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Archive for the 'Nanobiotechnology' Category

Triple helices stabilize macroscopic crystals for DNA nanotechnology

Posted by Jim Lewis on May 5th, 2016

A DNA strand capable of forming a triple helix with a portion of the DNA double helices in a macroscopic DNA crystal enhances the weak interactions holding the crystal together so that the crystal remains stable in the absence of a high ionic strength environment.

DNA triplex formation decorates DNA crystals with sub-nanometer precision

Posted by Jim Lewis on May 3rd, 2016

A specially designed triplex forming oligonucleotide bearing a cargo molecule binds to a specific sequence in the major groove of a DNA double helix to form a modified DNA tile that self assembles into a macroscopic crystal in which each helix carries a cargo molecule positioned to sub-nanometer precision.

Macroscopic DNA crystals from molecular tensegrity triangles

Posted by Jim Lewis on May 2nd, 2016

Structural DNA nanotechnology: progress toward a precise self-assembling three dimensional scaffold by building macroscopic crystals from nanoscale structures.

DNA nanotechnology defeats drug resistance in cancer cells

Posted by Jim Lewis on April 2nd, 2016

Small, stiff, rectangular rods made using scaffolded DNA origami bypass drug resistance mechanisms in the membranes of a cultured leukemia cell line and release enough therapeutic drug to kill the cancer cell.

Caltech celebrates ten years of Scaffolded DNA Origami

Posted by Jim Lewis on March 14th, 2016

California Institute of Technology is holding a symposium to honor Paul Rothemund’s seminal contribution to the field of DNA nanotechnology: the research paths opened by the technology, and where they might lead.

Crowd-sourced RNA structure design uncovers new insights

Posted by Jim Lewis on March 12th, 2016

Thousands of amateurs playing the online RNA folding game Eterna, backed up by a real-world automated lab testing their predictions, have provided insights to improve the algorithms computers use to design RNA molecules.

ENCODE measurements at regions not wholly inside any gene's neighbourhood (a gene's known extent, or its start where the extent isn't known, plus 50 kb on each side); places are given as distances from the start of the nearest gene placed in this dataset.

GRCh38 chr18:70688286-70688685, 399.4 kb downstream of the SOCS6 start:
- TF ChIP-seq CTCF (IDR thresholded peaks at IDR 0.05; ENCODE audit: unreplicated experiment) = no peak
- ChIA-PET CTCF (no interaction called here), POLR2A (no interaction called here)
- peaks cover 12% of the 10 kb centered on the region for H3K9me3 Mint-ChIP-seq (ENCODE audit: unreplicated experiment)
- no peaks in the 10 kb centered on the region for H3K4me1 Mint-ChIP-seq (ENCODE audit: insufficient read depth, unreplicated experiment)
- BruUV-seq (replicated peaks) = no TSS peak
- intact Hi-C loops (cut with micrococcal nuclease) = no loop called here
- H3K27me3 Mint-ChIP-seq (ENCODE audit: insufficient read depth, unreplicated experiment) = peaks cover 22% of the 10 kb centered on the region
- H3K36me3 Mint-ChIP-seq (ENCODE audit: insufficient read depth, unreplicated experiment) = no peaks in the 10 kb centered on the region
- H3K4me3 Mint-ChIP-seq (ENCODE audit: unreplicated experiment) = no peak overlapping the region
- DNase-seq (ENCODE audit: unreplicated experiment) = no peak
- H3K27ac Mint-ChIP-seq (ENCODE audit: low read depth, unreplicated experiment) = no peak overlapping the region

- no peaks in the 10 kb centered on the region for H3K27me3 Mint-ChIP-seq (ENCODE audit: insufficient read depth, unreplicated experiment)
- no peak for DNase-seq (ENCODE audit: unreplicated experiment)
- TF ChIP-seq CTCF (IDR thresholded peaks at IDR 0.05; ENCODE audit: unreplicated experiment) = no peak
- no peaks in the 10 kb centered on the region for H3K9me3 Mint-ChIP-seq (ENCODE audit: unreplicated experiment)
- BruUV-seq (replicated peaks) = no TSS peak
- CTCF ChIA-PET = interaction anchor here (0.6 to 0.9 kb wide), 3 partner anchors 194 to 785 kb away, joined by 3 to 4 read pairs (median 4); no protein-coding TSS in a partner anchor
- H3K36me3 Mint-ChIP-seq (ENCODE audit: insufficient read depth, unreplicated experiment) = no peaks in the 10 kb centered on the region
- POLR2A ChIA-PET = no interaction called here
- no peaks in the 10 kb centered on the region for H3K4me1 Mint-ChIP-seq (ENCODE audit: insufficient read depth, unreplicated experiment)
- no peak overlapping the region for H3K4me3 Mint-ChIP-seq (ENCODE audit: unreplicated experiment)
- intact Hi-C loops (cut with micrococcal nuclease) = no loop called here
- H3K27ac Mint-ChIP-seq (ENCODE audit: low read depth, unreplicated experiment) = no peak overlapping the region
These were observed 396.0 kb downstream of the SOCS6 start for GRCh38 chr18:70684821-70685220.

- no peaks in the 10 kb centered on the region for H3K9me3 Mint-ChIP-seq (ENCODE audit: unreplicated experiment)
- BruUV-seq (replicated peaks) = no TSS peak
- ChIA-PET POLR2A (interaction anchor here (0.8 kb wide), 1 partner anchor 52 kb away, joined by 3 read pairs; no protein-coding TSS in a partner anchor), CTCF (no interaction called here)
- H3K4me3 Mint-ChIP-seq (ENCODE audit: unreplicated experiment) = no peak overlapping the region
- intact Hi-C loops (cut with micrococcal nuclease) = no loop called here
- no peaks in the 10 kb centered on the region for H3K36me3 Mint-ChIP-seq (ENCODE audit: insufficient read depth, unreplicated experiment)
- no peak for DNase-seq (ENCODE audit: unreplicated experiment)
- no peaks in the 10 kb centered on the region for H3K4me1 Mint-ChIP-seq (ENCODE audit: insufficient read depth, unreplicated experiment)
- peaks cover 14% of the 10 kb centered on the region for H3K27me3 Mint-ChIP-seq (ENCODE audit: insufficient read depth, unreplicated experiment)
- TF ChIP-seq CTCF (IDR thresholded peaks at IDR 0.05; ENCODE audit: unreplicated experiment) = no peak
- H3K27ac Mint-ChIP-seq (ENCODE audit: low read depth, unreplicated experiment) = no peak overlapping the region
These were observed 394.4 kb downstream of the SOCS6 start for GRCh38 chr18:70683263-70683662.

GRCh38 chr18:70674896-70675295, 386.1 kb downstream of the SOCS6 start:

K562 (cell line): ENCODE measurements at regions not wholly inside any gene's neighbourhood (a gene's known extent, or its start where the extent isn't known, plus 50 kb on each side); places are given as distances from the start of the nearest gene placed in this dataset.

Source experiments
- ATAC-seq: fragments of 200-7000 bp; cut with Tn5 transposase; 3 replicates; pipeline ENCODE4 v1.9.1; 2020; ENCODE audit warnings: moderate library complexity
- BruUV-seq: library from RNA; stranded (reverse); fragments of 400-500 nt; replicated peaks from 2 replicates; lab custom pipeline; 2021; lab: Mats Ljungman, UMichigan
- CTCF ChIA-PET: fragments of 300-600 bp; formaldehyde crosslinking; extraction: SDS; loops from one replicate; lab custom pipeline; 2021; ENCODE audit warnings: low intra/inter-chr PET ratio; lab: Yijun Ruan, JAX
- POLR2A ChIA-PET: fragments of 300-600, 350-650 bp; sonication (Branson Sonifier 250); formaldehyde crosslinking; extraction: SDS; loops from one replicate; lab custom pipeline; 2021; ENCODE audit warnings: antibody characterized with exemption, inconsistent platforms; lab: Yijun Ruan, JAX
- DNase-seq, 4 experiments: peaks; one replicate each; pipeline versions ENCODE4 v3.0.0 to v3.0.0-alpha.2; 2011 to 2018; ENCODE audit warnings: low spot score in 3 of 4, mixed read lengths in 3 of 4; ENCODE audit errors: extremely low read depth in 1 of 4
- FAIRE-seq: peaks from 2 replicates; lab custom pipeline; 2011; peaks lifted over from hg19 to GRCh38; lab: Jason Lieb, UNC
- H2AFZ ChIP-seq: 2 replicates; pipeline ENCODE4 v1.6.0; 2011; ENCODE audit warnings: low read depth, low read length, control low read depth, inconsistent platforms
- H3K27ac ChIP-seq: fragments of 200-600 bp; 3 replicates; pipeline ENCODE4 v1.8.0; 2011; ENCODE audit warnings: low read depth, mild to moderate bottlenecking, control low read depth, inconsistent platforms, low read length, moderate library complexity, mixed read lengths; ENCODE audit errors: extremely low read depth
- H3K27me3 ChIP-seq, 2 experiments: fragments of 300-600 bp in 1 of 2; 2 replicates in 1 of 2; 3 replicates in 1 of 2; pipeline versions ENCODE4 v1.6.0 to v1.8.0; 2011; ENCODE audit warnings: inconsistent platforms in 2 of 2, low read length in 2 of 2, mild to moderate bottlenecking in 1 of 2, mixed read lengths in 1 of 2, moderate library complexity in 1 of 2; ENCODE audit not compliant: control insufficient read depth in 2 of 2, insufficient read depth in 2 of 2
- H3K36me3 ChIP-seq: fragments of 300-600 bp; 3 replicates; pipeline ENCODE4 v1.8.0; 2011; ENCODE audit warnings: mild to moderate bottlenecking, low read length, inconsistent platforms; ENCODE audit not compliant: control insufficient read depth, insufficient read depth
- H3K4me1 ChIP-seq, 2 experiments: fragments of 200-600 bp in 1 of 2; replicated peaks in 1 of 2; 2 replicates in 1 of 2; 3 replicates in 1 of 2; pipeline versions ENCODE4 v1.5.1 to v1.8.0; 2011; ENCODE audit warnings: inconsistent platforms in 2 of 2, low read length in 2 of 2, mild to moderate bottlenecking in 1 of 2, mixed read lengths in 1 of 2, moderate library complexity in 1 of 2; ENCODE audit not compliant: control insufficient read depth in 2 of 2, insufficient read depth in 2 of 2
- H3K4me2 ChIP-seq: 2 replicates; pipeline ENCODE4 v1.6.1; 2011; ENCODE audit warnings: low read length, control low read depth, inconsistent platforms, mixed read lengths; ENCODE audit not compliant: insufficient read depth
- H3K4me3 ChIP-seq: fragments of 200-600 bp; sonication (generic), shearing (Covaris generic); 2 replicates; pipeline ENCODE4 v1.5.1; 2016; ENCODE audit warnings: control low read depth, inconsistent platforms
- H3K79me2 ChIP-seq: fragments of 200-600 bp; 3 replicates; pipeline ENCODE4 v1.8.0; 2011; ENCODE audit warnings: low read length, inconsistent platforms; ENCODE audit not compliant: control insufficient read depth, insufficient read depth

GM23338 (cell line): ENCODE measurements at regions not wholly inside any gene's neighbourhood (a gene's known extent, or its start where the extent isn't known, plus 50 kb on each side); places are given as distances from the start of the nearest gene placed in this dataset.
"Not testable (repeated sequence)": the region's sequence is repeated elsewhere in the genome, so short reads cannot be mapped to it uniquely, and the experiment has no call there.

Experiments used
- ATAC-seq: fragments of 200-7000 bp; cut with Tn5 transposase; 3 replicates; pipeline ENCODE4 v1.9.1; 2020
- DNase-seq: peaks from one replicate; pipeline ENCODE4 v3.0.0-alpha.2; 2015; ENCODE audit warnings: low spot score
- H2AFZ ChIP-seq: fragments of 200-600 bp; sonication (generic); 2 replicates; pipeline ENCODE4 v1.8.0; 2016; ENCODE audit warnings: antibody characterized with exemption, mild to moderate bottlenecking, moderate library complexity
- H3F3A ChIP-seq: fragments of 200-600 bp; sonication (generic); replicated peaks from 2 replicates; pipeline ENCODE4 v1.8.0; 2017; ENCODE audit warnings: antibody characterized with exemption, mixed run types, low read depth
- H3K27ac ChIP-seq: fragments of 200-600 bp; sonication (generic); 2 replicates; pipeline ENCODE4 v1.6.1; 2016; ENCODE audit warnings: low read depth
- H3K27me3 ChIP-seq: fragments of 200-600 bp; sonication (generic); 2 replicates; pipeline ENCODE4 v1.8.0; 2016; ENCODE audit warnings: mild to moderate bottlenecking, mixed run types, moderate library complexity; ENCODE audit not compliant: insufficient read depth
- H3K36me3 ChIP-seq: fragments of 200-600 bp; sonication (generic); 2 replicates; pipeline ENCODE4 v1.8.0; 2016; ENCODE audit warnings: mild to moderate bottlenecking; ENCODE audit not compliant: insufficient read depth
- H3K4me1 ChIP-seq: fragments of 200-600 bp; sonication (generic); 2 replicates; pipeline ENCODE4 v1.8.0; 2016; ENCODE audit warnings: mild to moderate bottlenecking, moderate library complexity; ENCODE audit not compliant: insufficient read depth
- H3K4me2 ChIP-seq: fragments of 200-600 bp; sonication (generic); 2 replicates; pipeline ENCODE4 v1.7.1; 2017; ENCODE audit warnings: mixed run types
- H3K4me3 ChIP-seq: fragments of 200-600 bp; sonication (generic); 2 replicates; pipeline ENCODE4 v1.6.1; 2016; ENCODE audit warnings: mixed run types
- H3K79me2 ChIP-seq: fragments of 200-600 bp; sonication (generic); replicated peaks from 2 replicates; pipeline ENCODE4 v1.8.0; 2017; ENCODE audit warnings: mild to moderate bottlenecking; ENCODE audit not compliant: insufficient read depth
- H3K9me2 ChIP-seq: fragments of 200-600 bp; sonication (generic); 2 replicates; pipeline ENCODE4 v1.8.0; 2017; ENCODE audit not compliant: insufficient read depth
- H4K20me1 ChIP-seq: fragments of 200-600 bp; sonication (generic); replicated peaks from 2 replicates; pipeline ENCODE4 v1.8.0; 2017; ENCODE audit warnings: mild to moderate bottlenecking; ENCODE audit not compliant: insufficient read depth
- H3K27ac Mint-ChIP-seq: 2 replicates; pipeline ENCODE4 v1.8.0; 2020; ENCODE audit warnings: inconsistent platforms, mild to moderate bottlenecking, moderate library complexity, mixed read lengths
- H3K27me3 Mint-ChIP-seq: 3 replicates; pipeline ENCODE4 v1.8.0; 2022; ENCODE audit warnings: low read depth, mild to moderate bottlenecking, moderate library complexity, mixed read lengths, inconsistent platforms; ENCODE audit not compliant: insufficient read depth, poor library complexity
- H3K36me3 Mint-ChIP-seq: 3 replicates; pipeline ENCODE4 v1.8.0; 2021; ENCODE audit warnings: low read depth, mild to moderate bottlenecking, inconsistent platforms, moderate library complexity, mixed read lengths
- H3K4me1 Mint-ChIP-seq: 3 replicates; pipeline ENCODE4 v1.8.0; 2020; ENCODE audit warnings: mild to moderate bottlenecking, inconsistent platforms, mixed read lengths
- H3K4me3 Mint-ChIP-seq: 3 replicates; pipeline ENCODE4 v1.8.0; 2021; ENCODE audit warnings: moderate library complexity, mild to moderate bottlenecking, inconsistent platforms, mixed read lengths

Tightly-fitted DNA parts form dynamic nanomachine

Posted by Jim Lewis on March 10th, 2016

A rotor with DNA origami parts held together by an engineered tight fit instead of by covalent bonds can revolve freely, driven by Brownian motion and dwelling at engineered docking sites.

DNA nanotechnology provides new ways to arrange nanoparticles into crystal lattices

Posted by Jim Lewis on February 19th, 2016

Two research teams present two different methods for using single strands of DNA to link various nanoparticles into complex 3D arrays: one using DNA hairpins for dynamic reconfiguration and the other using a DNA origami scaffold.

DNA nanotechnology cages localize and optimize enzymatic reactions

Posted by Jim Lewis on February 16th, 2016

Encapsulating enzymes in nanocages engineered using structural DNA nanotechnology increases enzymatic digestion and protects enzymes from degradation.

Roles of materials research and polymer chemistry in developing nanotechnology

Posted by Jim Lewis on February 16th, 2016

Polymer chemistry and materials research provide opportunities to explore structures that harmonize phenomena unique to nanoscale technology, the role of mechanical forces generated at interfaces, and the responses of biological systems to mechanical stresses.